Democrats quickly closed ranks behind the speaker. Sen. Dianne Feinstein, chairwoman of the Senate Intelligence Committee, made clear whom she believes.

"I've know Nancy a long time," Feinstein said. "We lived a few houses apart for a couple of decades. I've never known her not to be truthful. Let me put that on the record."

Feinstein had this to say about the CIA, now headed by fellow Californian Leon Panetta of Monterey:

"The CIA on this issue is in a defensive mode. Who knows whether what they're saying is right or wrong? The CIA is not an agency that is above not telling the truth."

Republicans contend that Pelosi had known all along that that top al Qaeda suspects were being harshly interrogated for information on future plots, but only called it torture after the interrogations became public and inflamed her liberal base. They say it is unfair to investigate former Bush officials if Pelosi was also complicit.

Pelosi waited for her regular weekly news conference to address the issue, after a trip to Iraq had left unanswered for nearly a week media reports fueled primarily by GOP sources making accusations.

"Yes, I am saying that they are misleading - that the CIA was misleading the Congress," Pelosi said. She said she would "be very happy" if the CIA would release the notes from the 2002 briefing so that everyone could see for themselves. She repeated her call for a truth commission to air the facts.
Rare political damage

There is little doubt that Pelosi has sustained rare political damage, with even liberal late-night comedian Jon Stewart joking about her claim that Bush officials told her they had legal grounds to use torture but had not actually used it. The uproar has arrived at a delicate juncture when Pelosi faces a daunting challenge enacting President Obama's first-year agenda, including health care reform.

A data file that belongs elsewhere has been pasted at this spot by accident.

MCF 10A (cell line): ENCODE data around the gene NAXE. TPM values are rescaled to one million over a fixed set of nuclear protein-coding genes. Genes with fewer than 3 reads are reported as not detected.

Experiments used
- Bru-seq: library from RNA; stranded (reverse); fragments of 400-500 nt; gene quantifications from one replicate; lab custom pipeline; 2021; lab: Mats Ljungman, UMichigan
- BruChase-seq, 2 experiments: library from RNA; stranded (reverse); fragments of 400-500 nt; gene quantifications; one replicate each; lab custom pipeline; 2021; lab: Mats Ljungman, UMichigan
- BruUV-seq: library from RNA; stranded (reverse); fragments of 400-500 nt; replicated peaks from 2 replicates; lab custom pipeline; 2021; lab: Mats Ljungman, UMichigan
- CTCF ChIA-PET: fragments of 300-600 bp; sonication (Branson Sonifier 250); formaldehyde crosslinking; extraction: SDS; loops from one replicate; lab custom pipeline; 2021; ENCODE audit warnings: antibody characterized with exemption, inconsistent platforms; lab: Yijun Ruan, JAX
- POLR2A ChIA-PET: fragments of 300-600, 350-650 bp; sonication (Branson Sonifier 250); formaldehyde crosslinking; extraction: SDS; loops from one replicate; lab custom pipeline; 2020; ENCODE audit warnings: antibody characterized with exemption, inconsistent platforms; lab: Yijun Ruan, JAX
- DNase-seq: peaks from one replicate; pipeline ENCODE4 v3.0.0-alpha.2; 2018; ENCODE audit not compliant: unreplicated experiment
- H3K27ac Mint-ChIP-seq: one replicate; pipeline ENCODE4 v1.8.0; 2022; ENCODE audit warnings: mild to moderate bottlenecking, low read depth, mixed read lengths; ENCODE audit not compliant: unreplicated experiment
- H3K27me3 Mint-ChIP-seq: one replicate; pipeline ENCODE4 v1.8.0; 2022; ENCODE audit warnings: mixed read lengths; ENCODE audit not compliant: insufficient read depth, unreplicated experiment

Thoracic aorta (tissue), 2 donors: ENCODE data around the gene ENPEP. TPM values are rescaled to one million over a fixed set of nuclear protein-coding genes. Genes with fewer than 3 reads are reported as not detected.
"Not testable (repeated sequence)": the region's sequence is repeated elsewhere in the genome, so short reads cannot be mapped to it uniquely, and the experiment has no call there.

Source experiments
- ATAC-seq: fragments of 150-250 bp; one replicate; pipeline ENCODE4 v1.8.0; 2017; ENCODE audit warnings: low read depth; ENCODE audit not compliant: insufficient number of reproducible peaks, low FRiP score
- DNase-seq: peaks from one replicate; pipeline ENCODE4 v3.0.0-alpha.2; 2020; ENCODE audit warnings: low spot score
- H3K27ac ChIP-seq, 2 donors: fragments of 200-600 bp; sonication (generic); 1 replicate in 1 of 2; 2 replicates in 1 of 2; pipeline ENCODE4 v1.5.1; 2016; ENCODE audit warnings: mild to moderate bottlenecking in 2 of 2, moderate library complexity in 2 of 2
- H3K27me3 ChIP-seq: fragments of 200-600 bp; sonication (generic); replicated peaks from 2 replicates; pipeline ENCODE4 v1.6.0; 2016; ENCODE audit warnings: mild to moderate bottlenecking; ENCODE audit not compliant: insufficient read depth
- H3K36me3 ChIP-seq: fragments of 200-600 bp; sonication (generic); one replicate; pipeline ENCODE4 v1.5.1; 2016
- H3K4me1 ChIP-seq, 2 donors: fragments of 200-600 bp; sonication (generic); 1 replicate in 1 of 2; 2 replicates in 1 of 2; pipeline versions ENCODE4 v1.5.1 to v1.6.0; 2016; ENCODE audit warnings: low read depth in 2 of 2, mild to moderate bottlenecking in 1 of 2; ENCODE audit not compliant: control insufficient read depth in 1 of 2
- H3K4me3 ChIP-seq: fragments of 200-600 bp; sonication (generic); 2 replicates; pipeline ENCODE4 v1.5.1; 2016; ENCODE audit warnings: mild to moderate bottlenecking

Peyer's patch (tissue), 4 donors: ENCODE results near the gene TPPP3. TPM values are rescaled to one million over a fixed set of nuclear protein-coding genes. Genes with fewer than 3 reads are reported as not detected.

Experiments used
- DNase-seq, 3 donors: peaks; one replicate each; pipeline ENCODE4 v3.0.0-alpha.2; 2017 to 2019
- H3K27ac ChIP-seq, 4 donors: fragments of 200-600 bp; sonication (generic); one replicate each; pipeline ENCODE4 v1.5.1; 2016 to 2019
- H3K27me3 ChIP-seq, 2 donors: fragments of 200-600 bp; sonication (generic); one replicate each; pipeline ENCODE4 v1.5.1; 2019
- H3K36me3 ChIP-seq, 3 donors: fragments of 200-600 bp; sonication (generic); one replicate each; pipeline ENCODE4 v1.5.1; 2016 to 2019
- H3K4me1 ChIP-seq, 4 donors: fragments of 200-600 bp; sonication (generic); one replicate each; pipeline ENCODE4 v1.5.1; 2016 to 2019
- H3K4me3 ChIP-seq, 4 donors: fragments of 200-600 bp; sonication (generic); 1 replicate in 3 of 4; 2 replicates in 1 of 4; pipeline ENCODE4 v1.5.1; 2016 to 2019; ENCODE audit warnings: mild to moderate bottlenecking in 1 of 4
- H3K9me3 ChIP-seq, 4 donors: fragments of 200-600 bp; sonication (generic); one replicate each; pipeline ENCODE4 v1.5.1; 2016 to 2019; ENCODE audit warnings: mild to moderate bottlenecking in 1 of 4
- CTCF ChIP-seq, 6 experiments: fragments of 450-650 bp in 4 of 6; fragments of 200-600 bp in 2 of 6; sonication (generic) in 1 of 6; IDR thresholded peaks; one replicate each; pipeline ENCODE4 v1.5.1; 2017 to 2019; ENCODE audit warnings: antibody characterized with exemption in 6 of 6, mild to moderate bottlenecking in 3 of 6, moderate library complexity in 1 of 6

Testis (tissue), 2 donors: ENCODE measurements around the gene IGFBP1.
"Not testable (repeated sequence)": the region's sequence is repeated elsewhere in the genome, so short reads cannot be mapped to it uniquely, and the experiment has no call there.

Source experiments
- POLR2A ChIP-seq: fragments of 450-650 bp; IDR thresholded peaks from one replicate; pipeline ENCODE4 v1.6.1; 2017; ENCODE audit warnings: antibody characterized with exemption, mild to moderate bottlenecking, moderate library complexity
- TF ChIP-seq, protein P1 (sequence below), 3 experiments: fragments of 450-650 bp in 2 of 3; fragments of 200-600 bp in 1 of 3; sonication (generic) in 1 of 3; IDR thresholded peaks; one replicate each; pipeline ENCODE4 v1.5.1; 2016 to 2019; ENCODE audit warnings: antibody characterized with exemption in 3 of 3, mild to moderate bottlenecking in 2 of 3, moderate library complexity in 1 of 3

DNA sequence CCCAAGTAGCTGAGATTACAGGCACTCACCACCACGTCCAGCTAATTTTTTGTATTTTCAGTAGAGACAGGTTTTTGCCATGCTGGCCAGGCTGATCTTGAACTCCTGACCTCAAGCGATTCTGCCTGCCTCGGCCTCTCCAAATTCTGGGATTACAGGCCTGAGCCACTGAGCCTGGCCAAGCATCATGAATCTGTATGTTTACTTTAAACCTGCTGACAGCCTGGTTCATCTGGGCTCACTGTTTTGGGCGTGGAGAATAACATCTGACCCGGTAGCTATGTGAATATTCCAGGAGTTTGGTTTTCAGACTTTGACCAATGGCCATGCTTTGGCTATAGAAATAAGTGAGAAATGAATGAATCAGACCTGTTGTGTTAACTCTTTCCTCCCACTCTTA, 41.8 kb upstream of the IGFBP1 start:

Yet those who think Pelosi is in any danger of being driven from power, in the manner of such past speakers as Newt Gingrich or Jim Wright, underestimate her strength, steadily cultivated over 22 years in Congress since arriving as a San Francisco backbencher in 1987. Pelosi's hallmark achievement has been to unify Democrats, not just her Bay Area allies but conservative Southern and rural Democrats. There is no sign that they will abandon her now.

Rep. George Miller, D-Martinez, a top Pelosi confidant, said it was "ludicrous" to think Pelosi is in any political danger. "Obviously, it's an attempt by the architects and promoters of torture to try somehow to shift the blame to Democrats when for six, seven years, this is what they did," Miller said. "She's made her statement, and she made her record very clear."

Rep. Mike Thompson, D-St. Helena, said he was "a little shocked" when asked three days ago whether Pelosi was in trouble. So Thursday, as the Pelosi news conference was blaring on every cable TV network, he said, "I've been asking around on the (House) floor, and people just look at me like I'm nuts."

If anything, Pelosi's no-prisoners stance may build support for the truth commission she has advocated to determine how decisions about the wars in Iraq and on terror were made. Her call for such a commission last month touched off the storm that has now engulfed her.

Pelosi accused the Bush administration of "misinforming" Congress not only about torture but about weapons of mass destruction as a way of pushing its war agenda with minimal interference from Congress.

"Let's get it straight," she said. "The Bush administration has conceived a policy. The CIA comes to the Congress, withholds information about the timing and the use of (torture). We later find out that it had been taking place before they even briefed us about the legal opinions and told us that they were not being used."

GOP leader's perspective

Republican House leader John Boehner of Ohio said Pelosi's responses "continue to raise more questions than provide answers." He said it is "hard for me to imagine that anyone in our intelligence area would ever mislead a member of Congress."